With minimal roster moves this offseason, the Dallas Stars have an interesting path ahead of them. Dallas will be hard-pressed against the NHL’s salary cap for the 2022-23 season, having just over $6 million in cap space remaining, but still need to sign top-line winger Jason Robertson. The remaining money will be used to re-sign Robertson, but it will likely be a short deal based on how well he’s performed over the last two seasons.
Regardless of how long Robertson’s new deal is, the Stars have eleven players, including Robertson, without contracts for the 2023-24 season. Dallas’ projected cap hit for next year is already closing in on $55 million, 65% of the projected $84.5 million salary cap. That leaves general manager Jim Nill with around $29.5 million to fill nearly half his NHL roster. Nill will have a tough fielding a playoff roster with a squad like that, so here are ways the Stars can “fix” their messy cap situation.
Dallas Stars Salary Cap Situation Needs Attention
Getting Rid of Bad Contracts
Of the players who are signed through next season, the Ryan Suter and Radek Faska deals seem to do more harm than good. The Stars added Suter last offseason after the Minnesota Wild bought him out. Suter had the 8th-most points on Dallas this past season, but his 25 points fell short of his $3.65 million cap hit. Suter averaged the second-most minutes on ice but was fourth in penalty minutes. John Klingberg, who the Stars lost in free agency, outplayed Suter while playing eight fewer games. Klingberg became publically frustrated with Nill and the Stars’ front office after talks of a contract extension fell apart. Klingberg saw Suter and Miro Heiskanen sign long-term, likely causing him to leave Dallas when his contract expired.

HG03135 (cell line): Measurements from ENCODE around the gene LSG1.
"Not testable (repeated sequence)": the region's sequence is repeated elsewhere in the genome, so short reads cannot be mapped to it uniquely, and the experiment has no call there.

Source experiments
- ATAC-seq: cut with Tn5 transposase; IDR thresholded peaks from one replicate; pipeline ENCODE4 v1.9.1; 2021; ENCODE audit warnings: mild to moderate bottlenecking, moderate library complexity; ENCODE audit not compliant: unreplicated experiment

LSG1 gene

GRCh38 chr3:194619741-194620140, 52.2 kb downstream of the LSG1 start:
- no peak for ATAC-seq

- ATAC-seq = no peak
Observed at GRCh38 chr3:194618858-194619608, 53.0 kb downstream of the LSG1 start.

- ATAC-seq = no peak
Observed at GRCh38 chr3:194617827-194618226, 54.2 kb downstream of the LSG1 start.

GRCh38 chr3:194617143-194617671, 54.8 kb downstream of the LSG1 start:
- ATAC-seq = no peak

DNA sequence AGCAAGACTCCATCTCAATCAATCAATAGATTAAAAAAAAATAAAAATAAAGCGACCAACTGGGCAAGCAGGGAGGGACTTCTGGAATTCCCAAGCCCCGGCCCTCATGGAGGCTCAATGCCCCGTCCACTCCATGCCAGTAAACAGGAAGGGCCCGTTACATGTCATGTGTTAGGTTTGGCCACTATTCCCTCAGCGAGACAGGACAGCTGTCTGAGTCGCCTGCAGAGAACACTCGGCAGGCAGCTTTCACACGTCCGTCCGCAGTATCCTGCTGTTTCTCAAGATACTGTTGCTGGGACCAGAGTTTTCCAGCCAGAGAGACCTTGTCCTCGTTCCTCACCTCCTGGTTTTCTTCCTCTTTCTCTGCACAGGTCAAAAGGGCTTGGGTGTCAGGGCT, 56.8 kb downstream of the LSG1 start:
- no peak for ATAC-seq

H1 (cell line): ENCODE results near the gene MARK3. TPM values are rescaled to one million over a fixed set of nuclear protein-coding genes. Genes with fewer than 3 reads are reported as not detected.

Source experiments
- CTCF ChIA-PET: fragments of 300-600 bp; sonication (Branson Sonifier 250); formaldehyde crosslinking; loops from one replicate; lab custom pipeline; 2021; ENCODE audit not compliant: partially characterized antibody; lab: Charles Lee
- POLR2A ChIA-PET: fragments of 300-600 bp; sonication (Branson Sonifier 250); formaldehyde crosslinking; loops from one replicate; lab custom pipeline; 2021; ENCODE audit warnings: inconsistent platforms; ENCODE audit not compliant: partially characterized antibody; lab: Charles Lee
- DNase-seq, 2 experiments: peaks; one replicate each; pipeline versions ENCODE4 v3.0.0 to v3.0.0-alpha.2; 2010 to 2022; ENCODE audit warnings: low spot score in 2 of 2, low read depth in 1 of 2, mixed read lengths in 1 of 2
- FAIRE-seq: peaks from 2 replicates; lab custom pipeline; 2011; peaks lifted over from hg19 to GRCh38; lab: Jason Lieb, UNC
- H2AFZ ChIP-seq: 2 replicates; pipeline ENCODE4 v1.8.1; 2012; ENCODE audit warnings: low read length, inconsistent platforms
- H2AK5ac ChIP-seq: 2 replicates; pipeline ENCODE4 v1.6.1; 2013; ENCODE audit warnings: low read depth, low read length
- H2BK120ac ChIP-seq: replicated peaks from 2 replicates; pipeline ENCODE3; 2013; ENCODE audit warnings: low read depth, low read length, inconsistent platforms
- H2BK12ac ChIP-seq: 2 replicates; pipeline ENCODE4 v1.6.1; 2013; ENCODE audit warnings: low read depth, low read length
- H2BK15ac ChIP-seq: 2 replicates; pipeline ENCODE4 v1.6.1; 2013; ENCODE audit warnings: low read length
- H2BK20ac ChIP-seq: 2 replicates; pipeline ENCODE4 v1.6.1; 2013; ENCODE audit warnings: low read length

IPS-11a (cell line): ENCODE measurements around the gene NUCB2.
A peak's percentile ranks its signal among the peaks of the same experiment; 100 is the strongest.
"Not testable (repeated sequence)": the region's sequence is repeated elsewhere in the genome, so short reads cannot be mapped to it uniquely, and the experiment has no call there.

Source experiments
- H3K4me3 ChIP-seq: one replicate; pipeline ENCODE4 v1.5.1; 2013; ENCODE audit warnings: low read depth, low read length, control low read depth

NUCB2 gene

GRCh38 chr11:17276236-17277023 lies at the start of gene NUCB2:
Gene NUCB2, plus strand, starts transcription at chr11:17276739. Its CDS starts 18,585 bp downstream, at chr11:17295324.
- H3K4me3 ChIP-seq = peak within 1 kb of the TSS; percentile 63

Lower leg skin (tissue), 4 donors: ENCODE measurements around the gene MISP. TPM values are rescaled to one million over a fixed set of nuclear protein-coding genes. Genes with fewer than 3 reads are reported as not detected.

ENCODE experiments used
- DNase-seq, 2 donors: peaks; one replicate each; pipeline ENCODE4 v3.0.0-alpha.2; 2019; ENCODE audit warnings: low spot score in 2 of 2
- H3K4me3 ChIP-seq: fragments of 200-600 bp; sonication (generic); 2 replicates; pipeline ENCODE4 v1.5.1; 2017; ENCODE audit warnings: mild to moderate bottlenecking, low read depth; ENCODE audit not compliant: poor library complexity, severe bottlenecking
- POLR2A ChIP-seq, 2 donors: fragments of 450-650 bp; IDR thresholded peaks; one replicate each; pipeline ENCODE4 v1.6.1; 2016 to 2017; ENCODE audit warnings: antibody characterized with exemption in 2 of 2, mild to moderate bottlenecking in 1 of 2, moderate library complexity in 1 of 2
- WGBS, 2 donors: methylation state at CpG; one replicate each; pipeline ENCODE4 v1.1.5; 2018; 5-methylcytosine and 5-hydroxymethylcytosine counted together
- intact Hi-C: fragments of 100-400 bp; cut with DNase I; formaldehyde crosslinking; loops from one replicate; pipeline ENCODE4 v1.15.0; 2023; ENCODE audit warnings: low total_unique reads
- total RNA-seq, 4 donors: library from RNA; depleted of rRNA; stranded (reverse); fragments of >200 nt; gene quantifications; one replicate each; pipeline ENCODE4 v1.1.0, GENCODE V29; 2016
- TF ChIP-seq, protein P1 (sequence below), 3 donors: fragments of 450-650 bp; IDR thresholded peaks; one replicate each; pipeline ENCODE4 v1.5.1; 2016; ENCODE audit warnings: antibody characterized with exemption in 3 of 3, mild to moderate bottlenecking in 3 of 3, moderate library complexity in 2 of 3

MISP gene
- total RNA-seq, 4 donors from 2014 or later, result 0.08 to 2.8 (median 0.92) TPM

Radek Faska is a hard player to interperate. His biggest asset is puck control, ability on the penalty kill, and faceoff wins. However, Faska lost ice time and faceoff work in 2021-22. Nill brought in Luke Glendening in free agency, then former coach Rick Bowness used Benn as a center on the third line. Both Glendenning and Benn ate into Faska’s time in the faceoff dot. Faska faces a new challenge for the 2022-23 season, as he needs to earn a role with new coach Peter DeBoer. With a $3.25 million cap hit and a diminished role, Faska’s contract has turned into one of the worst on the current roster.
Suter and Faska will be hard to move. Both are signed for the next three seasons and have no-trade clauses attached to their contracts. In terms of production, the money spent on Suter and Faska would be essential for next year’s roster turnover. While Suter has a clear role on the defence, Faska may struggle to stay dressed on a game-to-game basis. If Nill has a chance to clear either contract next season, he needs to take the opportunity to free up the cap room.
Finding Good Depth Value in Free Agency